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Tesco Enters Sale of Fine Wines in UK

Posted: Friday, 27 July 2012 13:03

Tesco Enters Sale of Fine Wines in UK

July 27 : Tesco, the third largest global supermarket chain of UK known for a wide range of discounted wines and generally scoffed at by wine snobs and experts claiming that supermarkets like Tesco sell cheap brands in big volumes, squeeze producers on pricing and promote their own brands, is going for an image makeover as it announces its plans to sell high quality wines including Lafite and Mouton Rothschild, with initial focus on the 2009 vintage.

Tesco has announced that they are soon to introduce super premium wines including the much talked about Chateau Lafite with several other top quality wines not hitherto sold by them, beginning with the much  heralded 2009 vintage. Other wines to go on sale at the king of supermarkets will be the first growth Château Mouton-Rothschild, fifth growth Pontet-Canet, and the second growth Cos d’Estournel from Medoc while the iconic Cheval Blanc will represent St. Emilion.

“The wine was shipped sometime ago,’ says the now world-famous Director for beer, wines and spirits of Tesco, Dan Jago, adding they had ordered good quantities of all these wines. According to him, the duty paid prices will be very competitive. “We decided to make the move as a number of our customers were asking for certain fine wines we didn’t stock,” Jago said.

Discounted offers

Tesco has been a front runner in special offers (and recommended several times by delWine advising its UK readers or the Indian readers visiting UK for specific wines-editor). The half-price sales of Champagne are almost a tradition and perhaps helped the fledgling champagne sales during the recent recession. One may fault Tesco for selling its own branded champagne but several popular wines are also sold under their own brand at amazingly low prices. At £12.10 or the Rosé variant for even better value at £14.24 today their own brand offers value, but even the most popular brand,  Moet Chandon sells for £19.23 at the current discount of 36%.  This is much cheaper than the $52 (£33) it costs at the duty free shop at the Delhi Airport, also giving a lie to the misconception that duty free prices are always attractive and the lowest.

Similarly Veuve Clicquot Ponsardin (VCP) retails for £25.64 at 25% discount on the regular prices and Mumm’s can be picked up for under £20 as it sells for 36% discount till July 31. A skeptic would give you reasons like attracting bigger footfalls or being popular price leaders or limited price offers only but with sales offers on similar products in the following months make it possible for wine drinkers to stock up. An added attraction is the online purchase with generally free shipping.

The list is not endless, but attractive offers are available on other wines as well. Take for instance the example of the ubiquitous Villa Maria Sauvignon Blanc from Marlborough. One can pick up 2 cases of 2011 at under £5 at the current discounting of 47%. Same is available at the duty-free price of about £12 (US $19) at the DTF shop in Delhi- almost two-and-a-half times more expensive!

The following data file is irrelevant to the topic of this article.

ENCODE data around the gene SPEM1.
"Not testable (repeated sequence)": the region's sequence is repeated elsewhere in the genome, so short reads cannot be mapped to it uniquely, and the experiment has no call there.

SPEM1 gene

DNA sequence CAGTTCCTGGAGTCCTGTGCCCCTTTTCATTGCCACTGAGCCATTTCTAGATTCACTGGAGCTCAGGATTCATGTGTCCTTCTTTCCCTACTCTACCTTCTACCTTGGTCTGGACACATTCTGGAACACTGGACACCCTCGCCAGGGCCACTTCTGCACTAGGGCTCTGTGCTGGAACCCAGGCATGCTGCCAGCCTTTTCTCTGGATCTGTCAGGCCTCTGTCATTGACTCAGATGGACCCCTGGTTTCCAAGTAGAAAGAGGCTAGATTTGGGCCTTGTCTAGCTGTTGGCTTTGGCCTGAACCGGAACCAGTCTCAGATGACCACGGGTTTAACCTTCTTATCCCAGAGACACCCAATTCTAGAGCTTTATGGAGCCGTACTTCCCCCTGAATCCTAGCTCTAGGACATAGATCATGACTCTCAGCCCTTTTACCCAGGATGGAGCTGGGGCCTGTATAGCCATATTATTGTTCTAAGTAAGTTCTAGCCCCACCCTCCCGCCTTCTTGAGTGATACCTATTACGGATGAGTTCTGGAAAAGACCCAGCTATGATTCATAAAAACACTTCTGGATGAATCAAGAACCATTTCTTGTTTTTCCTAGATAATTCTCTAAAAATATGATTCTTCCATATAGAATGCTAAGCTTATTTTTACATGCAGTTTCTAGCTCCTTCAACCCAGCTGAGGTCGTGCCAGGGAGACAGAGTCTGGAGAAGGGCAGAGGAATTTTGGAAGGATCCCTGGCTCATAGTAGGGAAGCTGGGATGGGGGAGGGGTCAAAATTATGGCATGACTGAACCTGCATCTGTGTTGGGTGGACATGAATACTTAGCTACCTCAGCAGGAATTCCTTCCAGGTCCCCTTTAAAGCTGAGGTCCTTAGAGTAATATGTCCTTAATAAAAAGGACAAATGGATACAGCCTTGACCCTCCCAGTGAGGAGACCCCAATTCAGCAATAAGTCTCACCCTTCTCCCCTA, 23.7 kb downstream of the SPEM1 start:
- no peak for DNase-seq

The prices appear even more attractive when one considers that in UK the retail prices include duties on the imports, which are fixed at £1.90 a bottle irrespective of its value for still wines under 15% alcohol and £2.43 a bottle on sparkling wine, due to the last year’s budget hike. VAT at 20% is also included in the prices.

Selling premium wines will not only add to the top line considerably and the bottom line reasonably, it will also help the supermarket create a better image as a wine retailer and perhaps make some experts change their opinion. The wines will be available by the bottle and mixed case in over two dozen up-market stores in UK. However, Jago is keen that the wines are picked up by the consumers and not investors. “I want to offer them as single bottles as we want to deter investors. We want the wine to be bought by the people who are going to pop the cork,” Jago told The Drink Business. Understandably, only bottles of wines will be sold and not En Primeur.

Other 2009 Bordeaux being sold in selected Tesco stores from this week are St Estephe’s Chateau Phelan Segur at £30, Lacoste Borie at £20, and Chateau Beaumont 2009 at £13, according to Decanter.

Tesco has been a front runner in announcing its intentions to open retail stores in India when the FDI in India will allow 51% foreign equity, a burning and contentious issue these days. Although, it may not be expected to enter the fine wine market- at least in the initial stages - it would be well advised to use its expertise to keep wines in its Indian portfolio because of the likelihood of organised retail getting a heads up in this sector. About 80% of the UK market in the off trade is controlled by supermarkets, creating a near monopoly situation. As Jago says, ‘supermarkets must be doing something right with the customer – we offer extraordinary choice. We need to give the customers a reason to spend more and hardly any of the multiple specialists or independent merchants are doing this. Perhaps that’s why the supermarkets have maintained their monopoly.’

Chains like Tesco may change the way wines are retailed in India once they are allowed to enter the organised retail, as they are expected to sooner or later-perhaps later, if one goes by the current political scenario in the country. But with chains like Tesco entering the arena, wine consumers will find the prices more attractive despite the despotic tax regime.

As the Tesco website proclaims- Every little helps.


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